The Web is a stunningly effective accelerant. Ideas move so fast that we no longer know what's new and what's old. We don't remember what we just saw.


Philip Bump

Let's talk about Herodotus.

Ha ha, just kidding. No one not wearing tweed talks about Herodotus. No one talks about the Sabines or about Virgil or about Carthage. Most people don't even learn about them in the first place.

Allusions and stories that were a staple of education for centuries have been abandoned as points of reference. This is certainly related to the democratization of education. But it is also because those points of reference are increasingly unnecessary.

References are communication short-cuts, efficiency mechanisms. To work, they require that everyone understand them, necessitate a shared base of knowledge. "Shaka, when the walls fell." Either you understand that reference, or you don't.

I recently came into possession of a book printed in 1897 called "The Elements of Steam Engineering, Vol. III." It's a large, thin, elegantly-bound, dull book articulating the proper procedures for using straight edges and compasses to draw the constituent elements of a steam engine. It served as a very specific point of reference for a very specific community. And it's an artifact of a particular moment in human history, serves as a reminder of how education and knowledge were once transferred.

Books were not entertainment, they were Wikipedia. They were a massive technological advancement beyond oral history -- but were still exclusive to those who could afford or access them. Books expanded the number of points of reference, and the number of people who shared those points of reference. It was an arithmetic progression.

The web creates new shared points of reference every hour, every minute. The growth is exponential, staggering. Online conversation has made reference to things before World War II exotic -- and World War II only makes the cut because of Hitler.

Yesterday morning, an advisor to Mitt Romney made a comment about the Etch-A-Sketch. By mid-afternoon, both of his rivals spoke before audiences with an Etch-A-Sketch in hand. The Democratic National Committee had an ad on the topic the same day. The point of reference was born, spread -- and became trite -- within hours.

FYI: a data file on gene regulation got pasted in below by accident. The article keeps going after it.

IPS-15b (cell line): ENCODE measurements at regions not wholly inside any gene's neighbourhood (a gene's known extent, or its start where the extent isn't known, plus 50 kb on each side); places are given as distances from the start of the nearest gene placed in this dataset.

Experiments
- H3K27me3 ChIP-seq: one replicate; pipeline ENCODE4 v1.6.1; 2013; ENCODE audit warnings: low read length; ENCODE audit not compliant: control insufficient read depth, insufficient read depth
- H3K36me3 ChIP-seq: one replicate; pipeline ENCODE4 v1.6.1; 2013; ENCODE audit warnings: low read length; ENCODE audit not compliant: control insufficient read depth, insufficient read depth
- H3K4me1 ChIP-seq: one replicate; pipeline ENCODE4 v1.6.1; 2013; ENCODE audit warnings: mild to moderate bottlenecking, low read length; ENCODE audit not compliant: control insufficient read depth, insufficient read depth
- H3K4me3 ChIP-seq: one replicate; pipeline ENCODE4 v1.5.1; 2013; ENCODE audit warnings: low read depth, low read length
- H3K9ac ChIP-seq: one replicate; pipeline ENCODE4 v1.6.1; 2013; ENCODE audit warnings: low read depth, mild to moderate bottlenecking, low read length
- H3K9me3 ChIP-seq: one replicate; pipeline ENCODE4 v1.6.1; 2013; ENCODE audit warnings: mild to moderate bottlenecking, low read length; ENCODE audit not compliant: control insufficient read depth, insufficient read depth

Next time, the advisor should make that comment in a book.

The Web is a stunningly effective accelerant, its speed increased by orders of magnitude as people increase their use of it. Knowledge is a blur. A comment on a Reddit thread can become a movie deal in a week. A drawing game can grow to one million users in less than two weeks, leading to a $180 million sale. A $1.5 billion project to route fiber optic cable from London to Tokyo via the Arctic justifies its cost by shaving 60 milliseconds from the latency of financial transactions.

None of the things referred to above happened more than a month ago. Knowledge is a blur.

My personal blog serves mostly to share interesting links. Ten years ago, I found the links by poking around on the Times website, Wired, etc. Eight years ago, I checked a few blogs. Four years ago, I installed Tweetdeck. I see more, find more, share more. Faster. My own latency has been reduced.

Yesterday, two links were making the rounds on Twitter: a site that lets you fake a tweet from someone else and a video of a camera that can see around corners. As an old Internet hand, I remembered that both had precedents: the fake link gimmick was done last April Fool's Day; a similar camera technique in 2005. In the speed and breadth of the Internet, even popular occurrences quickly become hazy. A repost isn't a rerun, it's a new episode.

If people have trouble remembering last April, why bother making reference to Ancient Greece?

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